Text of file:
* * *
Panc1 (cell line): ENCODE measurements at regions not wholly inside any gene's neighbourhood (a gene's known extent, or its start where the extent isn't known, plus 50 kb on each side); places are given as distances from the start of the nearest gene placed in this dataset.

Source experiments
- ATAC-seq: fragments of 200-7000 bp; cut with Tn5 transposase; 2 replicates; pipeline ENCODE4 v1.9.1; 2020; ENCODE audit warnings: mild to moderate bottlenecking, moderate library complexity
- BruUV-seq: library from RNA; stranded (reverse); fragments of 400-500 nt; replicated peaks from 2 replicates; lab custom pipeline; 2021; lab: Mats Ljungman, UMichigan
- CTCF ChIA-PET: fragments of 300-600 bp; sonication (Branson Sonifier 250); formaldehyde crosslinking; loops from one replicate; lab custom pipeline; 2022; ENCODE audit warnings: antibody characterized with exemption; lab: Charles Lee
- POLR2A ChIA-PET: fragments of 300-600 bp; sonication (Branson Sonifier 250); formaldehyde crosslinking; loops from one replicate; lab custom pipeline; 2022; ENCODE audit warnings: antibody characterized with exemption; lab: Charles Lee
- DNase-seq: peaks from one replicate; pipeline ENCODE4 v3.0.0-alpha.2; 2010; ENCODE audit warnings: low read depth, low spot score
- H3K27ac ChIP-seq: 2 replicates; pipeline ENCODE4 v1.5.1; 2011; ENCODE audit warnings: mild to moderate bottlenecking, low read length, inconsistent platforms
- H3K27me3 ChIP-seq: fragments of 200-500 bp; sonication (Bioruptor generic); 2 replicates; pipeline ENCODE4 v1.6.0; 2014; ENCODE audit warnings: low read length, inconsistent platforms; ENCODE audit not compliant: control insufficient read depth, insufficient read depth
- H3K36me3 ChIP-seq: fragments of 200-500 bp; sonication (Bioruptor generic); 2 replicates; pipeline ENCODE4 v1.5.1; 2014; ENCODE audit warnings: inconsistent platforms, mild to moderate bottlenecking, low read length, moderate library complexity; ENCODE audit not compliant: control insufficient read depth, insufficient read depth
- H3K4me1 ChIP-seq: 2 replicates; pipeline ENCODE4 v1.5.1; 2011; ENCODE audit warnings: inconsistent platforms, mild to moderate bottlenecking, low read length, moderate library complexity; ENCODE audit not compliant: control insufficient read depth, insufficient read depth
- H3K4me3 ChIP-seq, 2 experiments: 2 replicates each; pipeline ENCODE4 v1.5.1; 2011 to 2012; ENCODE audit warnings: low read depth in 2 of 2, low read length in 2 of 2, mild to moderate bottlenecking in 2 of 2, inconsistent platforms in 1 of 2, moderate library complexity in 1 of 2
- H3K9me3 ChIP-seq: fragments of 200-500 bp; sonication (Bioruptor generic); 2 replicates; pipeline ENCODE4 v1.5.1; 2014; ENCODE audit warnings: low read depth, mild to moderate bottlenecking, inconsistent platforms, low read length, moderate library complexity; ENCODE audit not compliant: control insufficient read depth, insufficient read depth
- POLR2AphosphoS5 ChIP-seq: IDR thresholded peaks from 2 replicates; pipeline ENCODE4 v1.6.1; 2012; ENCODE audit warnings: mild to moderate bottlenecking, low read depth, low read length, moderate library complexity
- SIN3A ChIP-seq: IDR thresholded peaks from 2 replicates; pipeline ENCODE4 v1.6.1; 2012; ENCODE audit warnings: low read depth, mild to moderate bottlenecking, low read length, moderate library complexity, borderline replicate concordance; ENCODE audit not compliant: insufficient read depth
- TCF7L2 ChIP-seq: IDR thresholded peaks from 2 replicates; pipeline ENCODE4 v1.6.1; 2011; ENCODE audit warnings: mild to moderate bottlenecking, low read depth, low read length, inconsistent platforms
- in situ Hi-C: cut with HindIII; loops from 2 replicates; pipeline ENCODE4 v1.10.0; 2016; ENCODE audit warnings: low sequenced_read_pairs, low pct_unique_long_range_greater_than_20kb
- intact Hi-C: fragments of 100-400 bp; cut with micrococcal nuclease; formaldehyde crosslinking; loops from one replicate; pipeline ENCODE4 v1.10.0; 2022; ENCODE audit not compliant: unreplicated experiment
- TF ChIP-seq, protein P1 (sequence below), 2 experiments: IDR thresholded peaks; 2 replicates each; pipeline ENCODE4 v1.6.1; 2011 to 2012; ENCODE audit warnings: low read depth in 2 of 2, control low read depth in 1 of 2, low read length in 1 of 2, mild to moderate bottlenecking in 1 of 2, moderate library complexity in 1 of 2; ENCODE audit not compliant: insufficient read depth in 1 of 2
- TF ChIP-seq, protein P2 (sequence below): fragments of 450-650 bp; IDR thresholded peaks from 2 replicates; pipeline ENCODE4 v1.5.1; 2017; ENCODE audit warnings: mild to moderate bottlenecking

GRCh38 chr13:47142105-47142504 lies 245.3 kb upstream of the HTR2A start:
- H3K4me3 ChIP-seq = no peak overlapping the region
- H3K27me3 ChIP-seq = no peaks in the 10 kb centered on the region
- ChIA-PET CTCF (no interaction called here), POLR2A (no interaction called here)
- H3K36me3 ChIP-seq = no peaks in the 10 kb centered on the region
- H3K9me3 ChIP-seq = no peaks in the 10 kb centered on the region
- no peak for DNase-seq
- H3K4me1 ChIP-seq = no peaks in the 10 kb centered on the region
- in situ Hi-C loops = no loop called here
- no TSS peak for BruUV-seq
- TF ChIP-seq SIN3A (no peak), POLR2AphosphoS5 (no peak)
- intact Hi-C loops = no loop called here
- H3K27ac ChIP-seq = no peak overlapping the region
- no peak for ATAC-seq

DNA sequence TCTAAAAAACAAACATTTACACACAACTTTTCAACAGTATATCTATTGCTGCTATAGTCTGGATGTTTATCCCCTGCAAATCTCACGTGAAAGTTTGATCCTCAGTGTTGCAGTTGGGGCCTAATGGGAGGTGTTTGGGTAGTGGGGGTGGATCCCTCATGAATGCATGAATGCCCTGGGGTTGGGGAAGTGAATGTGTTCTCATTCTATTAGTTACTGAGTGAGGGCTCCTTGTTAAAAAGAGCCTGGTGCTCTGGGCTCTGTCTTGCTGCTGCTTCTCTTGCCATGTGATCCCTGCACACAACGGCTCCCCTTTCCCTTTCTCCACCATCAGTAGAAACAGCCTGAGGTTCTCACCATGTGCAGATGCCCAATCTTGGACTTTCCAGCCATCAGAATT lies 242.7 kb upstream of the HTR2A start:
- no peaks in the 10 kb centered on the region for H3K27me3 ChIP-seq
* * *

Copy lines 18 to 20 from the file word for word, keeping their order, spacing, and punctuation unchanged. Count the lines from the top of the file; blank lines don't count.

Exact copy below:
- intact Hi-C: fragments of 100-400 bp; cut with micrococcal nuclease; formaldehyde crosslinking; loops from one replicate; pipeline ENCODE4 v1.10.0; 2022; ENCODE audit not compliant: unreplicated experiment
- TF ChIP-seq, protein P1 (sequence below), 2 experiments: IDR thresholded peaks; 2 replicates each; pipeline ENCODE4 v1.6.1; 2011 to 2012; ENCODE audit warnings: low read depth in 2 of 2, control low read depth in 1 of 2, low read length in 1 of 2, mild to moderate bottlenecking in 1 of 2, moderate library complexity in 1 of 2; ENCODE audit not compliant: insufficient read depth in 1 of 2
- TF ChIP-seq, protein P2 (sequence below): fragments of 450-650 bp; IDR thresholded peaks from 2 replicates; pipeline ENCODE4 v1.5.1; 2017; ENCODE audit warnings: mild to moderate bottlenecking